Theo Riddick looked comfortable sitting down in the Guglielmino Center auditorium after his final first spring practice. Maybe it was the nearly 10 pounds he'd packed on since last season, even if his published weight remains virtually unchanged. Or maybe it's just because he's returned to running back, the position that suits him best.
"It's completely natural," Riddick said. "I've been playing it since I was eight years old. I can play it in my sleep."
That's a contrast to slot receiver, which based on the constant questions lobbed at Brian Kelly about Riddick's lack of production the past two seasons, probably kept coach and player up at night.
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Riddick was Kelly's first big position switch, designed to make the spread off go. Riddick finished his slot stay with 78 catches, 850 yards and six touchdowns.
Technically, make that five touchdowns. When Riddick scored against Florida State in the Champs Sports Bowl he'd already returned to running back after missing a couple late-season games with a hamstring injury. The longest catch of Riddick's career came from running back too, a 45-yarder from Andrew Hendrix at Stanford.
That doesn't mean Riddick's two years invested in slots went to waste. With Notre Dame merging running back and inside receiver this season under Tony Alford, Riddick has the rare distinction of making two positions switches but never changing position coaches.
"He can play running back and he can play wide receiver," Kelly said. "I think the rest now becomes tactical advantages that we have in terms of where we place him on the field. We really have some great matchup opportunities.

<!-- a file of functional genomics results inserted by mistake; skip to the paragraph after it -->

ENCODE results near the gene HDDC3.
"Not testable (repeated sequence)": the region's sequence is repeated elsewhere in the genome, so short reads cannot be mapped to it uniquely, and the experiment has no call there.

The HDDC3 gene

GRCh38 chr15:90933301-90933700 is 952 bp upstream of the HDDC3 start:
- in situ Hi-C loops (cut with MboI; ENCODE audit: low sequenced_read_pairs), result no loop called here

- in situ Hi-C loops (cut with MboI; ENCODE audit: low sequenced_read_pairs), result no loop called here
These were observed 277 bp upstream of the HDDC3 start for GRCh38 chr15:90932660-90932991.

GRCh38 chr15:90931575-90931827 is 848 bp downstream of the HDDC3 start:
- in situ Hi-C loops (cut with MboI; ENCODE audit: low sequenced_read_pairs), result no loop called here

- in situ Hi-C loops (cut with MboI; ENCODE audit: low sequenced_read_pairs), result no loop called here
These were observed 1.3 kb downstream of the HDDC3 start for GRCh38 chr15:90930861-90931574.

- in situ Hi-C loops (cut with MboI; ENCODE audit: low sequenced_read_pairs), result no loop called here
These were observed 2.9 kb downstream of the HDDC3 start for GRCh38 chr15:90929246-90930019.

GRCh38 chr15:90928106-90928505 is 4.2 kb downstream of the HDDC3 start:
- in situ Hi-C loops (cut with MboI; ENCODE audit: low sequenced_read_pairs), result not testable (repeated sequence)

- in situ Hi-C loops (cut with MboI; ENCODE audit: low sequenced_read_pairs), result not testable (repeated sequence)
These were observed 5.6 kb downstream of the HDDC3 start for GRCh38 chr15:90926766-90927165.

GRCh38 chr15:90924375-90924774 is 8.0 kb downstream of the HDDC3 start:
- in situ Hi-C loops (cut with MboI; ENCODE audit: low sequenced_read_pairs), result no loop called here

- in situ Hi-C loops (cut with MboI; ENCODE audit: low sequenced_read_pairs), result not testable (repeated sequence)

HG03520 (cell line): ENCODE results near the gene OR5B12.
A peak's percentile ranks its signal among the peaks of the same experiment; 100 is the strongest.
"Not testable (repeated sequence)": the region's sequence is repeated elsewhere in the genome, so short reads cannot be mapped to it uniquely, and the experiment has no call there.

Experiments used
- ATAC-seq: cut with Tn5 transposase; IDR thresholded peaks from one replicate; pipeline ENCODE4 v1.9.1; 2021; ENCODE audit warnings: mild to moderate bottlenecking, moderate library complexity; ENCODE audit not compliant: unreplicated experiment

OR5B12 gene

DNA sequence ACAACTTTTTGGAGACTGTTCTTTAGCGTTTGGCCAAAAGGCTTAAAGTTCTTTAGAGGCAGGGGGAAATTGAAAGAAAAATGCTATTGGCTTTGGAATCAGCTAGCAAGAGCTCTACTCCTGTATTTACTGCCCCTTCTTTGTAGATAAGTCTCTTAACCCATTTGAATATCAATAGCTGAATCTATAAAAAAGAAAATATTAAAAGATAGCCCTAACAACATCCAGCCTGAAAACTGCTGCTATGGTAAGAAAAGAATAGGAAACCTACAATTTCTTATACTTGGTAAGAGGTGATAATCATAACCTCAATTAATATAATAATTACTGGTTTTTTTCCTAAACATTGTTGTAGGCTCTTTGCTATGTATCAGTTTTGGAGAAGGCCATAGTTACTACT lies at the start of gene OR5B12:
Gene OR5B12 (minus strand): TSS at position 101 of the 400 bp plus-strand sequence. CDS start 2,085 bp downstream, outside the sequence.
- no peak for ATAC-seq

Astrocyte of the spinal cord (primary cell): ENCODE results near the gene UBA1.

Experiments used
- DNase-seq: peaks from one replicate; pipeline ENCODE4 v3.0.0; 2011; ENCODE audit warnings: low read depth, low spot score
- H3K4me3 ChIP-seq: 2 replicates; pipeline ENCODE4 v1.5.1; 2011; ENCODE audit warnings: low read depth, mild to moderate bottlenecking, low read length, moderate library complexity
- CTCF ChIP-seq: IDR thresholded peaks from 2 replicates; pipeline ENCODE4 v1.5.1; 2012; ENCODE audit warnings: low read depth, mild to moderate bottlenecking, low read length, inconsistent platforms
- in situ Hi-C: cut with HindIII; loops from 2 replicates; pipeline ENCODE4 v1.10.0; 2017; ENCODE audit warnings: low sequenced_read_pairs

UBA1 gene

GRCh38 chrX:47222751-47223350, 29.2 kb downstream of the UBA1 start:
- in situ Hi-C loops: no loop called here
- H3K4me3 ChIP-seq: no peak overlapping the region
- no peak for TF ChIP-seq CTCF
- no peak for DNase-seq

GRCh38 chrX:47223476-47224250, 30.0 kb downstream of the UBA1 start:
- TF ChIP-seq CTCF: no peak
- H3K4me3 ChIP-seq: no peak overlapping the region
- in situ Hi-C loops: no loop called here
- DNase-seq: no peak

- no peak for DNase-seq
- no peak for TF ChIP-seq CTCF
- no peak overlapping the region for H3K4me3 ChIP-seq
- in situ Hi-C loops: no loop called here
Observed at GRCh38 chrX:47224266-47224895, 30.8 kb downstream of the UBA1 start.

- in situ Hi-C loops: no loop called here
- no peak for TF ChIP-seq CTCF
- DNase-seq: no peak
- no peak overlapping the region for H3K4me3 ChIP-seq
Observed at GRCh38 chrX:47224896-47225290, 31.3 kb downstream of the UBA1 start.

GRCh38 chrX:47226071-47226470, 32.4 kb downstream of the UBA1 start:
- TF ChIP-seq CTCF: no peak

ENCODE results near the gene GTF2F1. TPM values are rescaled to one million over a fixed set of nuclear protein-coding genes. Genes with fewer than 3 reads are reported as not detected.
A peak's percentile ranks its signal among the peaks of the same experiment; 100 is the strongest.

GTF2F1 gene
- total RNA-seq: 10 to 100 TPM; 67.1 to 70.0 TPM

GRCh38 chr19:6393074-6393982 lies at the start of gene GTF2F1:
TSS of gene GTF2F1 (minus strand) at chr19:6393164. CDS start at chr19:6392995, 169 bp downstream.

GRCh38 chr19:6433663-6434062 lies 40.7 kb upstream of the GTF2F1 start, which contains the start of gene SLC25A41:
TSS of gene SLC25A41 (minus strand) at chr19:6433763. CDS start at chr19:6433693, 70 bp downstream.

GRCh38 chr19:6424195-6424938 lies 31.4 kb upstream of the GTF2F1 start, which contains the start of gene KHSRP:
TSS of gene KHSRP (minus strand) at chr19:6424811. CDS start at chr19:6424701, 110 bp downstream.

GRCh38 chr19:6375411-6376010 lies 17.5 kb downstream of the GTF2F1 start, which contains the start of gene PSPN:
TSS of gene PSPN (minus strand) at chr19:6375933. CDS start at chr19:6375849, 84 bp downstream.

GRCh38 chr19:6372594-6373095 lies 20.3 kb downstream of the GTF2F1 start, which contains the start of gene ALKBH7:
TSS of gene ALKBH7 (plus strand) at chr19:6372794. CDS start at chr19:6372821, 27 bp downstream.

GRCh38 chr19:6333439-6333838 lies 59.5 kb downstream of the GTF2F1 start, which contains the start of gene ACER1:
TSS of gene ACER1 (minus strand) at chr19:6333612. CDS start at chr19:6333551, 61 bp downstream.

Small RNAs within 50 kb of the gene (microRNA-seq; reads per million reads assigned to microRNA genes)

"We're not going to spend all spring on him picking up the linebacker that's blitzing in the B-gap. So you can see where we're going with him. We're going to get him out. It's going to create great matchups for us."
Kelly approached Riddick about returning to running back fulltime after the winter break. After watching Jonas Gray play himself into a potential NFL draft pick before his major knee injury against Boston College, Riddick saw how being a second-string back doesn't automatically diminish pro potential.
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"I never felt me moving to wide receiver hindered me as a football player or anything like that," Riddick said. "It was just one skill that I had to develop and something I've got to continue on working at."
Riddick will get a second shot at returning punts this season after fumbling two returns in the upset loss to South Florida, losing one. Much like the receiver position, it wasn't a spot where Riddick ever got comfortable.
The running back comeback should alleviate that. The experiences of last season should too.
"I just learned that just because you have talent doesn't mean that you can go out there and turn it on and off," Riddick said. "You have to play every second and you have to concentrate on every play.